Over 300 years ago, Western Civilization was nearly overrun by Islam. The seeming unstoppable tide of Islam paused at Vienna. On September 11th, 1683, the king of Poland, John Sobieski, at the head of his Winged Hussars, the last heavy calvary in Europe, led an army down upon the besiegers. They swept the Muslim army from the field, and from that day, the grip of Islam upon Eastern Europe weakened. This battle was the beginning of the end of the Ottoman Empire.
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Battle of Vienna
Part of the Habsburg-Ottoman Wars of 1683-1697
The Battle of Vienna (Turkish: İkinci Viyana Kuşatması) (as distinct from the Siege of Vienna in 1529) took place on September 11 and September 12 1683 after Vienna had been besieged by Turks for two months. It was the first large-scale battle of the Habsburg-Ottoman Wars, yet with the most far-reaching consequences.
The siege itself began on 14 July 1683, by the Ottoman army commanded by Grand Vizier Merzifonlu Kara Mustafa Pasha. The decisive battle took place on 12 September, after the united relief army of 70,000 men had arrived, pitted against the Ottoman army of approximately 138,000 men - although a large number of these played no part in the battle, as only 50,000 were experienced soldiers, and the rest less motivated supporting troops . King Jan III Sobieski of the Polish-Lithuanian Commonwealth had been made Commander in Chief of his own 30,000-man Polish forces and the 40,000 troops of Habsburg and their allies, led by Charles V, Duke of Lorraine.
The battle marked the turning point in the 300-year struggle between the forces of the Central European kingdoms, and the Ottoman Empire. Over the sixteen years following the battle, the Habsburgs of Austria, and their allies gradually occupied and dominated southern Hungary and Transylvania, which had been largely cleared by the Turkish forces.
To capture the city of Vienna had long been a strategic aspiration for the Ottoman Empire, due to its inter-locking control over Danubean (Black Sea-to-Western Europe) southern Europe, and the overland (Eastern Mediterannean-to-Germany) trade routes. During the years preceding the second siege, under the auspicies of grand viziers from the influential Köprülü family, the Ottoman Empire undertook extensive logistical preparations this time, including the repair and establishment of roads and bridges leading into Austria, and logistical centers, as well as the forwarding of ammunition, cannons and other resources, from all over the Empire to these logistical centers, and into the Balkans.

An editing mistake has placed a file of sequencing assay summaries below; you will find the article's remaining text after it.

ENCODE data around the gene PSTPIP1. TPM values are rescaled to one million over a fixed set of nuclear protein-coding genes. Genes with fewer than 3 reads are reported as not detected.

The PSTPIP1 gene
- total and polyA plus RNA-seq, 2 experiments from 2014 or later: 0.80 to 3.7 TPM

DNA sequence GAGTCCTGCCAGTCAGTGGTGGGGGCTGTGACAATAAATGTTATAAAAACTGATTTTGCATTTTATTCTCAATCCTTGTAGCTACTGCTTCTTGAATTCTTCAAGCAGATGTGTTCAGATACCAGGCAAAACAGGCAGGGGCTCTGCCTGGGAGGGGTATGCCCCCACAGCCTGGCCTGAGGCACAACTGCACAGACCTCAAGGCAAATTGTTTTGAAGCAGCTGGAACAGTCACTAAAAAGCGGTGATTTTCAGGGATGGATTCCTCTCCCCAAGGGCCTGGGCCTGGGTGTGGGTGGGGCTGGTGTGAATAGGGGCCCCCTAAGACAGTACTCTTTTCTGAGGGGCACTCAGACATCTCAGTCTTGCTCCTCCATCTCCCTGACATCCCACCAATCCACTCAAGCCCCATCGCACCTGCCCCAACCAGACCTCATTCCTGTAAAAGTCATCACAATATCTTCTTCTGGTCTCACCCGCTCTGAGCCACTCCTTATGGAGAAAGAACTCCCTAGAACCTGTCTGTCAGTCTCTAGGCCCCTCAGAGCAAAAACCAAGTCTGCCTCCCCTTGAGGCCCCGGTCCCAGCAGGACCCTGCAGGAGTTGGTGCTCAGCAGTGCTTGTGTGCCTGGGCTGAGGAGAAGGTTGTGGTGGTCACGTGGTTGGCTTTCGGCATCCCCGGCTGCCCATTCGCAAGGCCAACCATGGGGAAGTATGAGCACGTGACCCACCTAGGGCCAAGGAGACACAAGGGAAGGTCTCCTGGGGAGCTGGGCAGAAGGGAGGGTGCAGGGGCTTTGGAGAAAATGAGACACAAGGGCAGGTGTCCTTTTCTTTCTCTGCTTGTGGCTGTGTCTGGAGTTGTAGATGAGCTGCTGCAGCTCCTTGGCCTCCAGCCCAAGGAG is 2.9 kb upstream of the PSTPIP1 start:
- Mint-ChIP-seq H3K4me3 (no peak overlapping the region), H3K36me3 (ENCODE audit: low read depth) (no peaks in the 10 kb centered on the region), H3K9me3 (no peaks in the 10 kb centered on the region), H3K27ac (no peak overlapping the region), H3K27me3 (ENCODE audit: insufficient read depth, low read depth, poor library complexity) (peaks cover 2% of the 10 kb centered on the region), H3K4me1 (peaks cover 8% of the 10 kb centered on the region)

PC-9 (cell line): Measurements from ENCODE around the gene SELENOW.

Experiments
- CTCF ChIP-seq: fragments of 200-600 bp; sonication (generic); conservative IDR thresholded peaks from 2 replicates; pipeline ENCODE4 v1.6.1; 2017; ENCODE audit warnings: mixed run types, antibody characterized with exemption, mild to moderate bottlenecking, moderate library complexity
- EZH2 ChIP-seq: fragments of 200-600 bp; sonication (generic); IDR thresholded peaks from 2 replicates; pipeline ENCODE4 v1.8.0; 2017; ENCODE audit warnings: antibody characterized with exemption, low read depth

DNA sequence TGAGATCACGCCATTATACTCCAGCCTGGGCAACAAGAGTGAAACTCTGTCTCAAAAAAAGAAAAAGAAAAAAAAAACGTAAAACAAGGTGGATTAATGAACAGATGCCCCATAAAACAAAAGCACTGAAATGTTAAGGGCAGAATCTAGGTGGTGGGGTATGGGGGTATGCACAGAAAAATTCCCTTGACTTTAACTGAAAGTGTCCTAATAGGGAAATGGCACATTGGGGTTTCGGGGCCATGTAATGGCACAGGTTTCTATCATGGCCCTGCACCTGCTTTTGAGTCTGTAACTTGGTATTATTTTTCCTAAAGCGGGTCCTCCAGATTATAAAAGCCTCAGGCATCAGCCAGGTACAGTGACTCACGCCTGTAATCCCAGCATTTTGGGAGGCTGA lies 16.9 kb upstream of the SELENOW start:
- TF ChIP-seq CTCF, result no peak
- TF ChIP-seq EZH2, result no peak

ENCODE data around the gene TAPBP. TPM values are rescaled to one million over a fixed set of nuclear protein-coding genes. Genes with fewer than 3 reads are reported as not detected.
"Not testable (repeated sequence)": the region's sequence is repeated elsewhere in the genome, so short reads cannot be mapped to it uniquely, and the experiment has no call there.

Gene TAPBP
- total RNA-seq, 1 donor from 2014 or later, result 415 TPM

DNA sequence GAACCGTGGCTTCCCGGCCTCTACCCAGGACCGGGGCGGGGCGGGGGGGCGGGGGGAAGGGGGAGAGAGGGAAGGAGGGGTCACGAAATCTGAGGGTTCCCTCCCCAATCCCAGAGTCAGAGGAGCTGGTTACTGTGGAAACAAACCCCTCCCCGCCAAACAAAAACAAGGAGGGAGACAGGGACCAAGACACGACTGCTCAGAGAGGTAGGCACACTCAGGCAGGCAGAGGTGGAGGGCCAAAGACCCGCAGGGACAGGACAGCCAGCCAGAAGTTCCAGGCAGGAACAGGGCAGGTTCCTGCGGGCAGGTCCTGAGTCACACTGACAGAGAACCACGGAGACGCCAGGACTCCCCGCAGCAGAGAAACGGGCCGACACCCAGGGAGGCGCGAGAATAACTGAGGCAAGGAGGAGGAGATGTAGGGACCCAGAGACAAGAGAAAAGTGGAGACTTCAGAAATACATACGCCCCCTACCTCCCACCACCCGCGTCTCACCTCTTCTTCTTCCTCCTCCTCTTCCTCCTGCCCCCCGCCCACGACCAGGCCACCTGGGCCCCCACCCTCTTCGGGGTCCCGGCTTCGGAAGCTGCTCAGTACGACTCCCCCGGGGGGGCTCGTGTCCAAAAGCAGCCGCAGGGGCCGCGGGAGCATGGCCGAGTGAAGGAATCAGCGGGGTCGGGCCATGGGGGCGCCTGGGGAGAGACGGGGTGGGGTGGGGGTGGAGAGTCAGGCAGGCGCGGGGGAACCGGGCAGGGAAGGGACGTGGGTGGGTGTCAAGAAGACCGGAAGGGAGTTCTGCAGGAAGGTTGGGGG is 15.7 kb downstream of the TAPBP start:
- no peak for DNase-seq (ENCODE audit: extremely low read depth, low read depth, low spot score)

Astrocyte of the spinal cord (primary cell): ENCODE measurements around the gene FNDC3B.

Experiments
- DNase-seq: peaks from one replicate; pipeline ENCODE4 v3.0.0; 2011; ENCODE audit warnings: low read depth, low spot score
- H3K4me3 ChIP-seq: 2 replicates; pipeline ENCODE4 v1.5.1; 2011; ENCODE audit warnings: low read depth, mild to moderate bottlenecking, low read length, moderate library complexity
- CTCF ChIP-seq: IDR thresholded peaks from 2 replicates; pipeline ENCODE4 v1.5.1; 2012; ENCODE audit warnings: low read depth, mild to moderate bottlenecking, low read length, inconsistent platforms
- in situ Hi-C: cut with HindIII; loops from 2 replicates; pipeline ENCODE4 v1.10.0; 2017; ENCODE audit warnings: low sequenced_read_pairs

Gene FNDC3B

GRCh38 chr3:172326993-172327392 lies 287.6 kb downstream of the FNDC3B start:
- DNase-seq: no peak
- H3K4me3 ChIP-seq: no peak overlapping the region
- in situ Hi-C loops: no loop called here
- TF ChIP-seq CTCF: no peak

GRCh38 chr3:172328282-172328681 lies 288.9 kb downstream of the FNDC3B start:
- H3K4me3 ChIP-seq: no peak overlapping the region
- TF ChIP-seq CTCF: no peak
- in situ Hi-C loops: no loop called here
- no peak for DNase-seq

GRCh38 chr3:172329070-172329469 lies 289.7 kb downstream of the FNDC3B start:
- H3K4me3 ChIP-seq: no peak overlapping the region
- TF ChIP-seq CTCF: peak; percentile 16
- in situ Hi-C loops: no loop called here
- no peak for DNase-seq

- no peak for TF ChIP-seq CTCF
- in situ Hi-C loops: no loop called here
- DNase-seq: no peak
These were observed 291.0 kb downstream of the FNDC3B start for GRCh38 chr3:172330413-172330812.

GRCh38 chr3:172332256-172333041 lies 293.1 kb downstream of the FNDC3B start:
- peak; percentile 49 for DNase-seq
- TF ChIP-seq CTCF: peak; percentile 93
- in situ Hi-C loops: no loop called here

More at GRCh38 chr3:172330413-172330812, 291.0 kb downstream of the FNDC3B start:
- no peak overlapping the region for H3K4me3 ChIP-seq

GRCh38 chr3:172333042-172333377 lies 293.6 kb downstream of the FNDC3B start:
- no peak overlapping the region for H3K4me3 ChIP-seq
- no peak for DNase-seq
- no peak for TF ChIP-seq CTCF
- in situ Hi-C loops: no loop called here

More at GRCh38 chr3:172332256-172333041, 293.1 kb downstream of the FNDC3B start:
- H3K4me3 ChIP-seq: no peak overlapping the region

Emperor Leopold I
On the political front, the Ottoman Empire had been providing military assistance to the Hungarians and to non-Catholic minorities, in Habsburg-occupied portions of Hungary. There, in years preceding the siege, widespread unrest had become open rebellion, upon Leopold I's insistent pursuit of Counter-Reformation principles, and his burning desire of crushing Protestantism. In 1681, Protestants and other anti-Habsburg forces, led by Imre Thököly, were reinforced with a significant force from the Ottomans, who recognized Imre as King of "Upper Hungary" (eastern Slovakia and parts of northeastern present-day Hungary, which he had earlier taken by force of arms, from the Habsburgs). This support went so far as explicitly promising the "Kingdom of Vienna" to the Hungarians, if it fell into Ottoman hands.